Kristin Du Mez and Beth Allison Barr both published important books, recently. They’re both well-credentialed historians. They’re both conservative Christians. They’ve both drawn the negative attention of a particular group of conservative, male, Christian theologians. They call Du Mez and Barr (along with some other folks) “wolves.” They say these women are a threat. They say they’re paving the slippery slope to ruin. They’re undermining scripture–putting lived experiences, feelings, and sociology in the driver’s seat. The bible is denigrated! To arms!

What’s the problem? I’ll briefly introduce the two books, look at some examples of culture driving bible interpretation, take a look at the alarmist response to Barr and Du Mez from some quarters, then offer some brief analysis.

The women who wrote the books that started this great war

Kristin Du Mez’ Jesus and John Wayne: How White Evangelicals Corrupted a Faith and Fractured a Nation argues that “evangelicalism” is less a set of doctrinal commitments (like, say, the Bebbington quadrilateral) than a sociological or cultural phenomenon with its own values, mores, and gatekeepers. And, this sub-culture sometimes has little to do with scripture itself. Her focus is a particular framework for masculinity, with John Wayne as the archetype. She writes:

Although foundational to white evangelical identity, race rarely acts as an independent variable. For conservative white evangelicals, the “good news” of the Christian gospel has become inextricably linked to a staunch commitment to patriarchal authority, gender difference, and Christian nationalism, and all of these are intertwined with white racial identity. Many Americans who now identify as evangelicals are identifying with this operational theology—one that is Republican in its politics and traditionalist in its values. This God-and-country faith is championed by those who regularly attend evangelical churches, and by those who do not. It creates affinities across denominational, regional, and socioeconomic differences, even as it divides Americans—and American Christians—into those who embrace these values, and those who do not. In this way, conservative white evangelicalism has become a polarizing force in American politics and society.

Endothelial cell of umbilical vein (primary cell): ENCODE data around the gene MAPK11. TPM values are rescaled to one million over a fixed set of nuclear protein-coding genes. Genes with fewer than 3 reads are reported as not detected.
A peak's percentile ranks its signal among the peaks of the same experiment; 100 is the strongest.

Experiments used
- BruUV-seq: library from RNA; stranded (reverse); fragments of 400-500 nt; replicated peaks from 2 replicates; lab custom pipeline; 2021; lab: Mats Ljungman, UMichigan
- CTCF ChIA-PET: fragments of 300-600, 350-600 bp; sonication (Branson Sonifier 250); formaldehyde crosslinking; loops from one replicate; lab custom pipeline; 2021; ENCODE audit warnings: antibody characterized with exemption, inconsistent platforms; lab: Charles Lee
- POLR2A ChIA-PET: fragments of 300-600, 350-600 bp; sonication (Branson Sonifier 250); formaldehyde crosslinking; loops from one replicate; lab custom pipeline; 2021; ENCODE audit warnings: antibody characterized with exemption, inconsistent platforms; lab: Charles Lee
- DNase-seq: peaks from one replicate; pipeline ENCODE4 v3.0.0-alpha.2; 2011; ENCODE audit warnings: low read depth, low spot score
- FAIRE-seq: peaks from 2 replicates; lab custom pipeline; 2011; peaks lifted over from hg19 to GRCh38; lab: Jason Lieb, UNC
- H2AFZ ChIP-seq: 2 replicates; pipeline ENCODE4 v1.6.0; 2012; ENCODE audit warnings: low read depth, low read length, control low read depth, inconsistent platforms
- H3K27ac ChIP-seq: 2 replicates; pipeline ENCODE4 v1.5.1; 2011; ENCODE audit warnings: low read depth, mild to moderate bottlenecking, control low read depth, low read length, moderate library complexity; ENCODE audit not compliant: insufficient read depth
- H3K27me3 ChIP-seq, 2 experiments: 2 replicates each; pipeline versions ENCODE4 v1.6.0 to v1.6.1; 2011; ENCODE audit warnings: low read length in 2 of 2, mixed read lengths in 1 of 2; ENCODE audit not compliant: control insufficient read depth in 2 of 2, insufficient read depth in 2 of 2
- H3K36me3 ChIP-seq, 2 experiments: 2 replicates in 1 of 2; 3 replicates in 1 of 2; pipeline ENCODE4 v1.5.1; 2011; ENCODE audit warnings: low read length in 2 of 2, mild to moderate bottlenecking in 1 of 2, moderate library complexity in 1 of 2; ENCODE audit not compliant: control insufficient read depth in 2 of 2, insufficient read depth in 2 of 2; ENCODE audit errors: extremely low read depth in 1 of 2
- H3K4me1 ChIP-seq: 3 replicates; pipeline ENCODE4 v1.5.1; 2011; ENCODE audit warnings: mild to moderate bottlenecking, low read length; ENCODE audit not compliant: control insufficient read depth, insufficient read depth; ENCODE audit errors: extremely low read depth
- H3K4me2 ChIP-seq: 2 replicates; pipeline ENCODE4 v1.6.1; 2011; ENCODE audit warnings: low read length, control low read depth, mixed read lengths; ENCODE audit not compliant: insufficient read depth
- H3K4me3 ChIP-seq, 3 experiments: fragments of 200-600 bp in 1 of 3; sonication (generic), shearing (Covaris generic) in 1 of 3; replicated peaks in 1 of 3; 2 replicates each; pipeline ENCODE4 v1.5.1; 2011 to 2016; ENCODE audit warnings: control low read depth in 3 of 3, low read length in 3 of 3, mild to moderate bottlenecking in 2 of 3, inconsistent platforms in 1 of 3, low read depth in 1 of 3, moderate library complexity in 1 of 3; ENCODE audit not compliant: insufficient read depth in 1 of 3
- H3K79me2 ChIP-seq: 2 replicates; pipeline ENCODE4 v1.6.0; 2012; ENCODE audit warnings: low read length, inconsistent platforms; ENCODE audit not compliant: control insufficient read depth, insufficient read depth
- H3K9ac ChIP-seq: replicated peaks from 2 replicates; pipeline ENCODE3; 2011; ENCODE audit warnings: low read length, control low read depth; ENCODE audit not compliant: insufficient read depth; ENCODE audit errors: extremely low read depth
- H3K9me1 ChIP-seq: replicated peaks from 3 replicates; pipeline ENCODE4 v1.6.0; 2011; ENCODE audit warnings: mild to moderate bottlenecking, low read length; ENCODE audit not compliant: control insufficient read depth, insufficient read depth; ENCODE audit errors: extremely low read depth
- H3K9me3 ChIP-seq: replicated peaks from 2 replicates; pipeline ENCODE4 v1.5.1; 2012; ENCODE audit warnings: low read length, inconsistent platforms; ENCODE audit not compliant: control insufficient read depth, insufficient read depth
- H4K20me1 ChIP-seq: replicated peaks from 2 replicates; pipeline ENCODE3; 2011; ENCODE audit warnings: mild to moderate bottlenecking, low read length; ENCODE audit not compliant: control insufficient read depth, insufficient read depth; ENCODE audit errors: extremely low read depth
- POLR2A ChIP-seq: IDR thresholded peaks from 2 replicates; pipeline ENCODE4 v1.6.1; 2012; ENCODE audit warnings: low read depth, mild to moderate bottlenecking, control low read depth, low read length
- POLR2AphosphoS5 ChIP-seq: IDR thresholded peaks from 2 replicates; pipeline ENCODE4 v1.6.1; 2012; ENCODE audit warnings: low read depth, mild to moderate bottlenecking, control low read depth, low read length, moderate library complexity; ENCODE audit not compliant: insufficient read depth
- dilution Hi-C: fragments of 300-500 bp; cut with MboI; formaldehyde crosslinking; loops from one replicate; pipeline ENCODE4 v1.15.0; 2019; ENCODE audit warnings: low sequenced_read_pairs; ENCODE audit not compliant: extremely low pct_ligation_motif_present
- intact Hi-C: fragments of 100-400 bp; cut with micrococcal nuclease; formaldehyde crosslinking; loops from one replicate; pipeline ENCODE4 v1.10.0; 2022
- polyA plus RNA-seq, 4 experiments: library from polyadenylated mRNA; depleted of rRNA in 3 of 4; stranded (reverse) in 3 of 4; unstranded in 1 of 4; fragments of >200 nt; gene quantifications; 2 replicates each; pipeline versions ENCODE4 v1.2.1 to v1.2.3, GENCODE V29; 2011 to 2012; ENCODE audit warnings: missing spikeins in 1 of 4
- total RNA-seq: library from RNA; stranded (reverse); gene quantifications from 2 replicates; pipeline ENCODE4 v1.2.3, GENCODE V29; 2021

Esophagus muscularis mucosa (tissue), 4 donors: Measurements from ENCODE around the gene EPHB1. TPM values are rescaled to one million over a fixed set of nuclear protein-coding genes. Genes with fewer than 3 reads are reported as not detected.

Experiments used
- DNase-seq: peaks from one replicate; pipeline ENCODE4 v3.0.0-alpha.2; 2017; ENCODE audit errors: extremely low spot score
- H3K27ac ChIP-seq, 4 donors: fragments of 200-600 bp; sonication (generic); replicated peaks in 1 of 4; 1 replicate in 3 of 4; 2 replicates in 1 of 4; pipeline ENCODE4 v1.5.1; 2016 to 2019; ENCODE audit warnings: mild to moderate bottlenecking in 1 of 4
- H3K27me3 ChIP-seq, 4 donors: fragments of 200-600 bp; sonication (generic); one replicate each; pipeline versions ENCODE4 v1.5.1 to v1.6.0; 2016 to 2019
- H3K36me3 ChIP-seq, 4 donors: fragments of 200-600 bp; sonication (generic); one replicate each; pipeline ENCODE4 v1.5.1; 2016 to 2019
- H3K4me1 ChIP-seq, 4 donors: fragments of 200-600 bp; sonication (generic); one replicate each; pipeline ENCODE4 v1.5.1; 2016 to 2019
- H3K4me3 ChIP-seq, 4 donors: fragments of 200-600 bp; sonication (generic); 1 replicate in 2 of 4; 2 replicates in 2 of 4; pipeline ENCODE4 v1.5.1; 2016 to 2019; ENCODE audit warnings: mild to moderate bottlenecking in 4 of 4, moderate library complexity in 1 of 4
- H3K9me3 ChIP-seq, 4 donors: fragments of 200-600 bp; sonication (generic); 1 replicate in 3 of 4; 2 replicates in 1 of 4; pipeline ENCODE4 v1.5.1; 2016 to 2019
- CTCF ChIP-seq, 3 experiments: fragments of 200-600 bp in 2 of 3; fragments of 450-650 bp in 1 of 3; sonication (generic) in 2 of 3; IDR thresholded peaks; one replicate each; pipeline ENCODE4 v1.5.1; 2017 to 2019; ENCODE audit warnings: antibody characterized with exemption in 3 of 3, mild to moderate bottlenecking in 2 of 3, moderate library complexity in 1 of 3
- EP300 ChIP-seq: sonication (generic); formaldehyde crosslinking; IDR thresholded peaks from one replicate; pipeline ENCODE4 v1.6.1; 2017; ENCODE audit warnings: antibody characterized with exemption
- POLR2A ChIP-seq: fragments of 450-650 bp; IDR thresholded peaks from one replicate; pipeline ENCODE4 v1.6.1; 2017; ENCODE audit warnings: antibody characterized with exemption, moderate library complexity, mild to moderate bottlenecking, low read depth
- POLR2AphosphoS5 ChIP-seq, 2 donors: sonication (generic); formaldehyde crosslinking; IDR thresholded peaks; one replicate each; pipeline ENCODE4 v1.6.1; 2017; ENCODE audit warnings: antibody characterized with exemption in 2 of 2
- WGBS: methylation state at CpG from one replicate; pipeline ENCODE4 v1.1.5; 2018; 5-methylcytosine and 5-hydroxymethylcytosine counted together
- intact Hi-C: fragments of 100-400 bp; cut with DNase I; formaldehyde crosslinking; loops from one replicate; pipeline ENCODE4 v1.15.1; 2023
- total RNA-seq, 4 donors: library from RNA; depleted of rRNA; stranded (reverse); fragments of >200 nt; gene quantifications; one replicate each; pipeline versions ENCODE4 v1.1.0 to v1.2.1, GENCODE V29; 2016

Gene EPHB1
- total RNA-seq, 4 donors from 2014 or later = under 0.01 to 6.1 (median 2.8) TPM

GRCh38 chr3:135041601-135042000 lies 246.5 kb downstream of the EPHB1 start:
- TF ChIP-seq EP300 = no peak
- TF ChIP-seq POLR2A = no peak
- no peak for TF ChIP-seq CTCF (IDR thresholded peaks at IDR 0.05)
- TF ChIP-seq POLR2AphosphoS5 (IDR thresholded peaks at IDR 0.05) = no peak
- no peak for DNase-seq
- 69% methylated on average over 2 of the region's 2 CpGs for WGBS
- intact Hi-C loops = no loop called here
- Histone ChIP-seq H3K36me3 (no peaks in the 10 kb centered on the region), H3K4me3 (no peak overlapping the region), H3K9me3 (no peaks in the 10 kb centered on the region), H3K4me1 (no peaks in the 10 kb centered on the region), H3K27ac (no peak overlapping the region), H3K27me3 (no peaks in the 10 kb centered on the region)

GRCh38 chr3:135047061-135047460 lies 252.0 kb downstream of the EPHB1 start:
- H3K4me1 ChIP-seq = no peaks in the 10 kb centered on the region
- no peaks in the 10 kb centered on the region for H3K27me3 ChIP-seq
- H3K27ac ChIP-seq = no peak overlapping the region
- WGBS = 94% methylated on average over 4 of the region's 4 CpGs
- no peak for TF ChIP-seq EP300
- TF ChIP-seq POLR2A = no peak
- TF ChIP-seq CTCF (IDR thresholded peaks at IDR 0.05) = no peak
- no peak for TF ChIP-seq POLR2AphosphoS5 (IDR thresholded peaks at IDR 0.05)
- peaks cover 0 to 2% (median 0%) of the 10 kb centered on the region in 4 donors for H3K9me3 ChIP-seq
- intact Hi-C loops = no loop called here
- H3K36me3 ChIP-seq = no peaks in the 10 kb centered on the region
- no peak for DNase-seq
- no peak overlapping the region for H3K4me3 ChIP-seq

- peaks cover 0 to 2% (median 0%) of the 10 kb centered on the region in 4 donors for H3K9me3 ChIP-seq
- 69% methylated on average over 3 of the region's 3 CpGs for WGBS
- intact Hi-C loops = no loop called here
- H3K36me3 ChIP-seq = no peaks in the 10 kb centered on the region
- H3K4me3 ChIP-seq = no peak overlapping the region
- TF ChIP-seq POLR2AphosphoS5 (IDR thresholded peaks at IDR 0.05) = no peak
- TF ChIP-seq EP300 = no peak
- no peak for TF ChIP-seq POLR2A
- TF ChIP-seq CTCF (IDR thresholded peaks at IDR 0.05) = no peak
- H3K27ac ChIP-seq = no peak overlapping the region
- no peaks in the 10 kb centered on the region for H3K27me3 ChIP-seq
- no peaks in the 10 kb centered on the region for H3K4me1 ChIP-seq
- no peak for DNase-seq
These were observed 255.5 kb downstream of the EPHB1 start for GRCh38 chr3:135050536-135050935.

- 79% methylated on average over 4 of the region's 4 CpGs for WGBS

White evangelicalism has such an expansive reach in large part because of the culture it has created, the culture that it sells. Over the past half century or so, evangelicals have produced and consumed a vast quantity of religious products: Christian books and magazines, CCM (“Christian contemporary music”), Christian radio and television, feature films, ministry conferences, blogs, T-shirts, and home decor. Many evangelicals who would be hard pressed to articulate even the most basic tenets of evangelical theology have nonetheless been immersed in this evangelical popular culture. They’ve raised children with the help of James Dobson’s Focus on the Family radio programs or grown up watching VeggieTales cartoons. They rocked out to Amy Grant or the Newsboys or DC Talk. They learned about purity before they learned about sex, and they have a silver ring to prove it. They watched The Passion of the Christ, Soul Surfer, or the latest Kirk Cameron film with their youth group. They attended Promise Keepers with guys from church and read Wild at Heart in small groups. They’ve learned more from Pat Robertson, John Piper, Joyce Meyer, and The Gospel Coalition than they have from their pastor’s Sunday sermons.